“With the girls’ birthday fast approaching, it was a unanimous family decision that we would theme the party to reflect our excitement with the movie,” McClure said.

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New Releases for Tuesday, March 10, 2015

Published:   |   Updated: March 16, 2015 at 09:11 AM
John W. Allman

What's new in stores and on video shelves this week:

Wolfcop and Late Phases: Night of the Lone Wolf
Genre: Horror/Werewolf
Directed by: Lowell Dean, Adrián García Bogliano
Run time: 79 minutes, 96 minutes
Rating: Unrated
Format: Blu-Ray

The Lowdown: Anyone who knows me knows that I am a sucker for a good werewolf movie.

And anyone who knows werewolf movies knows that good werewolf movies are surprisingly difficult to find.

It makes no sense whatsoever how vampires remain perpetually in vogue but werewolves just can’t get a fair shake. The last good werewolf movie that I saw was “Wer,” a French independent film from 2013. Before that, maybe “Dog Soldiers” way back in 2002. How is it that the two best werewolf movies ever made, “The Howling” and “An American Werewolf in London,” were both released in 1981 – 34 years ago.

Now, however, we’re experiencing a mini-Lycanapocalypse (see what I did there?) with two original werewolf thrillers releasing on the same day. Could this be 1981 all over again?

Sadly, no. Neither of the new films comes anywhere close to the classics.

But, there is some good news – “Wolfcop,” a low-budget throwback to the glory days of Troma Studios and awesomely awful 1980s direct-to-VHS horror, is ridiculously good. It’s a carnival ride. It’s fast food. It’s Genesis without Peter Gabriel – somehow it succeeds against all odds.

The bad news, however, is that “Late Phases: Night of the Lone Wolf” is nowhere as good as I was expecting, and that’s a crushing admission to make given how much I love every other film directed by Adrián García Bogliano.

If you would have asked me to bet on which film I would have liked more, I would have gone with Bogliano’s “Late Phases,” no questions asked, no hesitation.

His previous films, most recently “Here Comes the Devil,” have been master-thesis-level studies in discipline, white-knuckle adrenaline and genuine unease and terror. But he also wrote or co-wrote all those films. Here, he’s merely directing, and I think that’s the problem. “Late Phases” never finds its narrative footing. It unfairly prejudices you against its protagonist, making you miss any emotional connection, and the werewolf action isn’t clearly enough explained or fleshed out to make much sense. What should have been a natural companion piece to “Bubba Ho-Tep” with werewolves running amok at a senior citizen retirement village instead never rises above “Bubba Ho-Hum.” I blame the script more than Bogliano, and I still would like to see what he could do on his own writing an original lycanthrope thriller.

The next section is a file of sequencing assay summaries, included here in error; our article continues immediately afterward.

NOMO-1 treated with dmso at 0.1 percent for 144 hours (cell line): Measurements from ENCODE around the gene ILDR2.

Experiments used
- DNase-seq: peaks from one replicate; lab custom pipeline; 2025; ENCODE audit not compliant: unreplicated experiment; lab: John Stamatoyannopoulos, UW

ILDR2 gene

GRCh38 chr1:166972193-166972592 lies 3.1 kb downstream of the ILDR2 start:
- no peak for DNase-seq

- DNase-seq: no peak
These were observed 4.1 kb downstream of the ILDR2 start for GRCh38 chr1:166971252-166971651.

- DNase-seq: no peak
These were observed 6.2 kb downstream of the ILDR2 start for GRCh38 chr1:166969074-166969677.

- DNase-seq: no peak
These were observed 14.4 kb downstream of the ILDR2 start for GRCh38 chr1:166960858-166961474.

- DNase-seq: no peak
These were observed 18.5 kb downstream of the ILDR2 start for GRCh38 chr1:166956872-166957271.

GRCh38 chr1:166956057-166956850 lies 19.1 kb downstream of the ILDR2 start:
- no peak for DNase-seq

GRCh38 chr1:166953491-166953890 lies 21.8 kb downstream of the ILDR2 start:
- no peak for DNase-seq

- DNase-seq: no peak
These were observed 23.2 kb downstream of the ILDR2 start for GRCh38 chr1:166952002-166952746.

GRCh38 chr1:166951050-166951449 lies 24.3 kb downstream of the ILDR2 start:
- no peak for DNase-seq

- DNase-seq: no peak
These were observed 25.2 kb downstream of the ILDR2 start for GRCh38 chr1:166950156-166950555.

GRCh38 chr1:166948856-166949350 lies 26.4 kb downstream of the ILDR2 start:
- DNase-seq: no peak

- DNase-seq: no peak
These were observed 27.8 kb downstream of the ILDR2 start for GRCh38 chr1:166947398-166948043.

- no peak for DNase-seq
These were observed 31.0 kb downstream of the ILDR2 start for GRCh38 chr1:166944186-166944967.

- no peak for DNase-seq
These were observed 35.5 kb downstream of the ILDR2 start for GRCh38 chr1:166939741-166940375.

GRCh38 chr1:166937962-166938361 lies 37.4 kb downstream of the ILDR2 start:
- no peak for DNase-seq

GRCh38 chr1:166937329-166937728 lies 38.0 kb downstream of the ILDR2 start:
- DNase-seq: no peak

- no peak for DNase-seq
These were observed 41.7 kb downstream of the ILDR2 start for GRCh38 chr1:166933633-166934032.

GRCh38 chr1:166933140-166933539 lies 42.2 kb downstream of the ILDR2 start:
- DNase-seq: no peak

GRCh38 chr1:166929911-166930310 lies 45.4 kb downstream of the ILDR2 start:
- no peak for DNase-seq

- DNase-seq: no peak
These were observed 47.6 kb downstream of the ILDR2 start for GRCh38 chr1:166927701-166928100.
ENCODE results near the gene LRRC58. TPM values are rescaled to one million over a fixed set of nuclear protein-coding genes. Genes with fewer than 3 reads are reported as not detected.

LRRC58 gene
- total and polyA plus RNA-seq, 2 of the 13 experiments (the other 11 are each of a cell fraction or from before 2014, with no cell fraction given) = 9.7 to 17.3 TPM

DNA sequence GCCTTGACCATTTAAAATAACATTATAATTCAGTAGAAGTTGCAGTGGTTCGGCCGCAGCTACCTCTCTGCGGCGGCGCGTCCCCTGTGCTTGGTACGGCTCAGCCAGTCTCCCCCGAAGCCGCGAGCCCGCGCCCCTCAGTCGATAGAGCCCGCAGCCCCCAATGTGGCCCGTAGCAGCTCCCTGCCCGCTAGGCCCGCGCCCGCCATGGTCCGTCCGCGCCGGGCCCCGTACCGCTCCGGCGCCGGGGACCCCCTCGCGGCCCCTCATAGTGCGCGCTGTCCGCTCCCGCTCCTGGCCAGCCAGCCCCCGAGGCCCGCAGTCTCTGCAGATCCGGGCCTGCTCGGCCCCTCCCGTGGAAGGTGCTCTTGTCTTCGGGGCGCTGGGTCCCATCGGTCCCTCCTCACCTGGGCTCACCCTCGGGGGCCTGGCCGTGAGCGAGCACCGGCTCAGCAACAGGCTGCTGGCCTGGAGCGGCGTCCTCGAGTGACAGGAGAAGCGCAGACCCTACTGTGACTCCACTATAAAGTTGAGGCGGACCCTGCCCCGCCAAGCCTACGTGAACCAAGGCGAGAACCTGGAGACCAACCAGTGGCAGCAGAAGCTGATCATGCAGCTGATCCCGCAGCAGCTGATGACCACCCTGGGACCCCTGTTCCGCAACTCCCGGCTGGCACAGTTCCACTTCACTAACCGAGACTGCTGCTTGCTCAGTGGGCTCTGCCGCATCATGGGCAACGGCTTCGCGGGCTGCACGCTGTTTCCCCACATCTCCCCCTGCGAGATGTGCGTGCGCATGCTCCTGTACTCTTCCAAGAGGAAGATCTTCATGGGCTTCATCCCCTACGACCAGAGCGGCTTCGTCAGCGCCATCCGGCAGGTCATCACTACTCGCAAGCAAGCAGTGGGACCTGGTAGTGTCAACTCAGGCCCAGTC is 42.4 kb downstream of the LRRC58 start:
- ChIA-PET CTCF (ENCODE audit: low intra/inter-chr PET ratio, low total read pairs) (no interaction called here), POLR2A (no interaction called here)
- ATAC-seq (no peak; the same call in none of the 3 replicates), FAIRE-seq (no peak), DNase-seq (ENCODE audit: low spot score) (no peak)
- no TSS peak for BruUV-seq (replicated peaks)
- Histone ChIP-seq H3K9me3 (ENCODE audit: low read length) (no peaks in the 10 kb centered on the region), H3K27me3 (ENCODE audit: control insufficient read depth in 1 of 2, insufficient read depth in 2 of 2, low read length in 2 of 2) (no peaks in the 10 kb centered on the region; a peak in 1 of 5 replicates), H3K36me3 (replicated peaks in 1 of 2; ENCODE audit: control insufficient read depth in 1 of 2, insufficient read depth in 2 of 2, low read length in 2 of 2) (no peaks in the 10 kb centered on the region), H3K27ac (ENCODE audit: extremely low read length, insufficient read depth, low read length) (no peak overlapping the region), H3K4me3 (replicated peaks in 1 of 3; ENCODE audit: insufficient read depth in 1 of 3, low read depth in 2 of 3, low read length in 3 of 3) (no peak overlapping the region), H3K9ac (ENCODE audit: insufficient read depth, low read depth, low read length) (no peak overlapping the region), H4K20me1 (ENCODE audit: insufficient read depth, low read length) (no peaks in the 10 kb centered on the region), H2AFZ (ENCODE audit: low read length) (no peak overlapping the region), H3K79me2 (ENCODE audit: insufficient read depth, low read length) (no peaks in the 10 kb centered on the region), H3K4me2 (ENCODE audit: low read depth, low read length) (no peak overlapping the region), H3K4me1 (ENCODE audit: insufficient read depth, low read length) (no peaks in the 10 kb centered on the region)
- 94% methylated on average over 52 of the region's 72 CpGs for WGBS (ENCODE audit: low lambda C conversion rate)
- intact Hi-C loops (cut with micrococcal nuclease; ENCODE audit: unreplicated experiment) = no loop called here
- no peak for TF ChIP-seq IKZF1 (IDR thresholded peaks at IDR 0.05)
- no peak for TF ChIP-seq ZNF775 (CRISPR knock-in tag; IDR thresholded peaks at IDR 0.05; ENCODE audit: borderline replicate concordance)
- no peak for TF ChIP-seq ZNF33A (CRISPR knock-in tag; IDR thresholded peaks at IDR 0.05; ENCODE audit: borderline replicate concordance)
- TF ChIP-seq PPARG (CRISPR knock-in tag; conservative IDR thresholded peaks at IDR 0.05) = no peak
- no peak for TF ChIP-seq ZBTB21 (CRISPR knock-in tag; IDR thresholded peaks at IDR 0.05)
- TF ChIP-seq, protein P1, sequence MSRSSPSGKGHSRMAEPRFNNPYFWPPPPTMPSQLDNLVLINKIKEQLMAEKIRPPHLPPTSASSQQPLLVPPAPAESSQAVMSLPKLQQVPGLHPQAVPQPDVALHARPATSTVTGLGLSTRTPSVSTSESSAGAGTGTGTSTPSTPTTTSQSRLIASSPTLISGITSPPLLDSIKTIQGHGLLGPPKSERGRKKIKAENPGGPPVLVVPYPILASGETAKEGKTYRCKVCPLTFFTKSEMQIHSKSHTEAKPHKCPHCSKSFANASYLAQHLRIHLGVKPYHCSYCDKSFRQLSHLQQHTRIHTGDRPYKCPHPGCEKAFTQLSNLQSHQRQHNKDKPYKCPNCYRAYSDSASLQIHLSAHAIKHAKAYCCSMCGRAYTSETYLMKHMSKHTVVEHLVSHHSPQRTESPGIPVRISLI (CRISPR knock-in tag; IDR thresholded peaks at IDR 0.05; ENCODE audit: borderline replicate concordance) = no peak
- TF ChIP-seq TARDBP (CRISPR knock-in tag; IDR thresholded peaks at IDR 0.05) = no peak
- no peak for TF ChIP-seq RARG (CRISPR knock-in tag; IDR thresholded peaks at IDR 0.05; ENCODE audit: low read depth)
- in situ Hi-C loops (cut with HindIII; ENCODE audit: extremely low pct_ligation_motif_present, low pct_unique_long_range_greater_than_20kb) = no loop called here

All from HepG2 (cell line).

“Wolfcop,” by comparison, should not be nearly as good as it is. It’s the crude, metal-loving brother to the all-star quarterback jock. It’s “Night Patrol” to the superior “Police Academy.” The effects aren’t as good, but boy are they fun. The humor is 100-percent junior high boy’s locker room stuff.

Put it this way, “Wolfcop” answers two burning questions I never knew I wanted answered until I watched “Wolfcop”: What would it look like to have your male plumbing turn into wolf plumbing at that point in the full-moon transformation and how exactly would a werewolf/hot shapeshifter bartender sex scene unfold?

That’s right – “Wolfcop” has full-frontal wolf-junk and boobs and jail sex and I haven’t even gotten to his secret weapon, which is whiskey, lots of whiskey, so he’s really a super drunk, super randy werewolf cop who rips criminals apart to avoid doing the arrest paperwork. And he’s got a sidekick who says the funniest crap possible at exactly the right moment with exactly the right surprise or snark. And he’s got his own customized Wolfcop-mobile. And he’s got a theme song. And…and…

And maybe that’s exactly why “Wolfcop” works.

It’s just fun. Ridiculous, gory, cheesy, spit out your beer from laughing fun.

I would contribute money today, this instant, to a Kickstarter fund so they could begin work immediately on “Wolfcop 2.”

You can’t ask more from a movie than that.

The Stuff You Care About:
Hot chicks – Smoking hot (Wolfcop)
Nudity – Yes (Wolfcop)
Gore – Considerable (both)
Drug use – No
Bad Guys/Killers – Evil werewolves (Late Phases), evil shapeshifters (Wolfcop)
Buy/Rent – Buy (Wolfcop), Rent (Late Phases)

R100 (Cinedigm, 100 minutes, Unrated, Blu-Ray): Hitoshi Matsumoto’s perverse examination of the Japanese male psyche is not without its sexual charms, its litany of smoking hot, raven-haired, leather-and-latex-clad dominatrixes that suddenly appear to throttle, stomp and torture the film’s protagonist throughout.

It’s not without its psychedelic-fueled imagery, a live-action confection of anime colors and swirling visuals that makes your head swim.

It’s not without its subversive societal backmasking, sprinkled liberally throughout, but if you don’t catch the subtle allegories and inside jokes about everyday Japanese male life, Matsumoto employs a troupe of film critics to address the viewer at different intervals, explaining or just making note of the director’s intentions.